ANAHEIM, Calif. — There have been moments in Fanny Curtat's art career when she would stare at a Vincent Van Gogh painting on a wall in a museum and want to reach out and feel it.
Not so much touch the actual physical paint and canvas, but wonder what it would be like to be transported inside and live in a world of that image Van Gogh created.
That is what she and her team set out to do with the new Beyond Van Gogh exhibit at the Anaheim Convention Center, which runs through Sept. 5.
The Anaheim exhibit is different from the Immersive Van Gogh exhibit, created by Lighthouse Immersive in Los Angeles.
Using projectors, lasers, and music that cover the entire room – floor to ceiling; once visitors walk inside the room, it'll be like entering Van Gogh's dream world, said Curtat.
Curtat is an art historian and member of the creative team from Montreal-based Normal Studios, bringing Van Gogh's work to life.
One scene will take visitors to the rotating clouds and twinkling yellow stars of Van Gogh's "The Starry Night." Another set will surround them with various self-portraits of the impressionist painter, some winking as if they were alive.
"[Here] you get to walk in his paintings," said Curtat to Spectrum News during a media preview of the exhibit on Monday. "You get to walk in his colors. His work is already larger than life. This brings out the simpleness of his work. You see the colors. You see the vibrant colors. You see the movement."
Van Gogh died by suicide at the age of 37, more than 130 years ago. During his life, the impressionist painter struggled for most of his career and never received the accolades that have since been bestowed on him.
But through the years and the decades that followed, many art historians have come to consider Van Gogh — and his artwork, especially his use of vibrant colors, creativity, and simple subjects — as one of the greatest artists in history.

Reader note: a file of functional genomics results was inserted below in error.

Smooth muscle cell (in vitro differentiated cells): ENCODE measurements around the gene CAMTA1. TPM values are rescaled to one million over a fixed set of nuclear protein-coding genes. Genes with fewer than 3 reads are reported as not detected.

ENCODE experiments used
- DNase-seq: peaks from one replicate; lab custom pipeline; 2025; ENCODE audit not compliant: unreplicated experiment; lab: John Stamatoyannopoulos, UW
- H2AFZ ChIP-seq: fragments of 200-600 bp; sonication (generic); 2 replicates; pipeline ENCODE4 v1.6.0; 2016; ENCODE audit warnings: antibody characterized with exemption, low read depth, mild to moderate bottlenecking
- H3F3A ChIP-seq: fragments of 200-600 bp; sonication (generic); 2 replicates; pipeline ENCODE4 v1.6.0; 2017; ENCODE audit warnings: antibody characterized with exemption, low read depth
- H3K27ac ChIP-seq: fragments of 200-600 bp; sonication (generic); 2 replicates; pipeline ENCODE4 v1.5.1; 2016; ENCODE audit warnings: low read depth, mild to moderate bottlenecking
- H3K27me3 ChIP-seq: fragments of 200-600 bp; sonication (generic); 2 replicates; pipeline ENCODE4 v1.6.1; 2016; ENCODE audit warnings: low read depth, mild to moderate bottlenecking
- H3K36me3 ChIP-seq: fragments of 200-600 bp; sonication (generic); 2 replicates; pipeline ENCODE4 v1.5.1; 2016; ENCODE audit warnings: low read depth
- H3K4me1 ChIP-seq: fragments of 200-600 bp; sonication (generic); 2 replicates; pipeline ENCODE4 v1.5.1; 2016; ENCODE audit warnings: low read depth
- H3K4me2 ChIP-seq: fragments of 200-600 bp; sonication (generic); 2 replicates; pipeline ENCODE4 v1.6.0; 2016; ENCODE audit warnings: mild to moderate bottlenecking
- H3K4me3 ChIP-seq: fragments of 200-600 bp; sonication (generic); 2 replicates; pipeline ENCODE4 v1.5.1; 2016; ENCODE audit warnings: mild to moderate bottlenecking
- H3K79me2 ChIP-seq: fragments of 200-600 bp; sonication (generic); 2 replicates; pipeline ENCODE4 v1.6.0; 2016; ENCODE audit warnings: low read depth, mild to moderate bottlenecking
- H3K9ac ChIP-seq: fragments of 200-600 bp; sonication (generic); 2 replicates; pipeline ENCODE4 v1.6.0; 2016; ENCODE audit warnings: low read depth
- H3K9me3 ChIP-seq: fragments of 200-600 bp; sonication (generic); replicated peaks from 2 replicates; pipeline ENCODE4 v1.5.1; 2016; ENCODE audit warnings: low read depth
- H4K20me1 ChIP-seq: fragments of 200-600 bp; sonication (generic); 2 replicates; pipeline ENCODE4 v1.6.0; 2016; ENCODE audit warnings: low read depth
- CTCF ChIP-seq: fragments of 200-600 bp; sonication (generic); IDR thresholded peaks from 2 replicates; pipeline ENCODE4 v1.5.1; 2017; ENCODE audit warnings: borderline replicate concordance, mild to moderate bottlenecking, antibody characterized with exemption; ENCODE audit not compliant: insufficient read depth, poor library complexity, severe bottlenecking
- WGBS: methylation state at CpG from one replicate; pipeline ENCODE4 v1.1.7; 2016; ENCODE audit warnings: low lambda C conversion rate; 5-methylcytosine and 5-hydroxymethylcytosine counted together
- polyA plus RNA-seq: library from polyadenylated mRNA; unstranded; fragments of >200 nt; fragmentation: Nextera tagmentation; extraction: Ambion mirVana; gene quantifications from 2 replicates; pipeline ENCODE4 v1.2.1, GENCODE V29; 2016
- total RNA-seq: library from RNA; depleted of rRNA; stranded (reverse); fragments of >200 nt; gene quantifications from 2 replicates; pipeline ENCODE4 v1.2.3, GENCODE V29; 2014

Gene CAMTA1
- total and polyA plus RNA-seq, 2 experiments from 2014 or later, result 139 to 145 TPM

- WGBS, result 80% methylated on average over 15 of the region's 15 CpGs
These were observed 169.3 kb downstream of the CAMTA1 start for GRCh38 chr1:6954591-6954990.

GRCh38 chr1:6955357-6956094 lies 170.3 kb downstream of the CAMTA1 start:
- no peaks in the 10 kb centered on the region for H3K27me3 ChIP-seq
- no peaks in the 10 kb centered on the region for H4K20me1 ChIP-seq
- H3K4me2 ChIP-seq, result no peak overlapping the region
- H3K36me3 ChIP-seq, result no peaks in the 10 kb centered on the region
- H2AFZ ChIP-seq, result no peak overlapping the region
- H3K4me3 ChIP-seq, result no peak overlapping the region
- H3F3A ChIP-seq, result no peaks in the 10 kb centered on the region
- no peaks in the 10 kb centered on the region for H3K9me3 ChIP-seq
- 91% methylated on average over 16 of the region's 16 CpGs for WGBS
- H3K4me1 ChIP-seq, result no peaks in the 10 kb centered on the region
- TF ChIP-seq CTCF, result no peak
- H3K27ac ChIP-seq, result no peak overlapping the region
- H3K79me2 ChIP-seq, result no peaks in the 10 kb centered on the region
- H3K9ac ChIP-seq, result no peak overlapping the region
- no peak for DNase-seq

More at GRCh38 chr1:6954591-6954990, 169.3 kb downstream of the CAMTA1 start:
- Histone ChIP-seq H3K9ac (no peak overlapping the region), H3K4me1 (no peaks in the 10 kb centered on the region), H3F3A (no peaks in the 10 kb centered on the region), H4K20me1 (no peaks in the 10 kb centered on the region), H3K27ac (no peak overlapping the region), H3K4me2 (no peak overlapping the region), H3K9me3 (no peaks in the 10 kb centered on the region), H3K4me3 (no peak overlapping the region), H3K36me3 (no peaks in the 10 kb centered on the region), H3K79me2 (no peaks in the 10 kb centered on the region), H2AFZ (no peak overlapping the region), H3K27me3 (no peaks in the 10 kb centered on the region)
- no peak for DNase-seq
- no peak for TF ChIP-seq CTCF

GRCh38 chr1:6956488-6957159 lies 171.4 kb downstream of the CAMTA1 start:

Curtat said Van Gogh was the easy and perfect choice to highlight when they created the traveling art exhibit.
"There's something so animated with his work," said Curtat. "When you see one of his originals on the wall, it feels like it's leaping at you."
The exhibit is broken down into three parts: The first tells the story of Van Gogh, mainly through his correspondence with his brother, Theo. The second part, Curtat describes, is a gateway to prepare visitors into Van Gogh's dream-like world; then, the third houses the main interactive digital gallery.
The gallery features more than 300 of Van Gogh's works. The entire exhibit takes about an hour to walk through. Tickets for adults start at $36.99, and for children ages five to 15, $24.99.
There are 15 different digital scenes in the main gallery that plays in a loop every 30 to 35 minutes. Each scene runs a different set of times.
Curtat said that using new technology to highlight Van Gogh is a chance to bring people into the art world and introduce the life of one of the world's greatest artists.
"This is a great opportunity to bridge different experiences," said Curtat. "This is a great entry point for people who are intimidated by museums and may not feel like it's their place. It's all about creating different types of experiences. Museums are great. Nothing will take away the aura of the original, but this creates a different experience."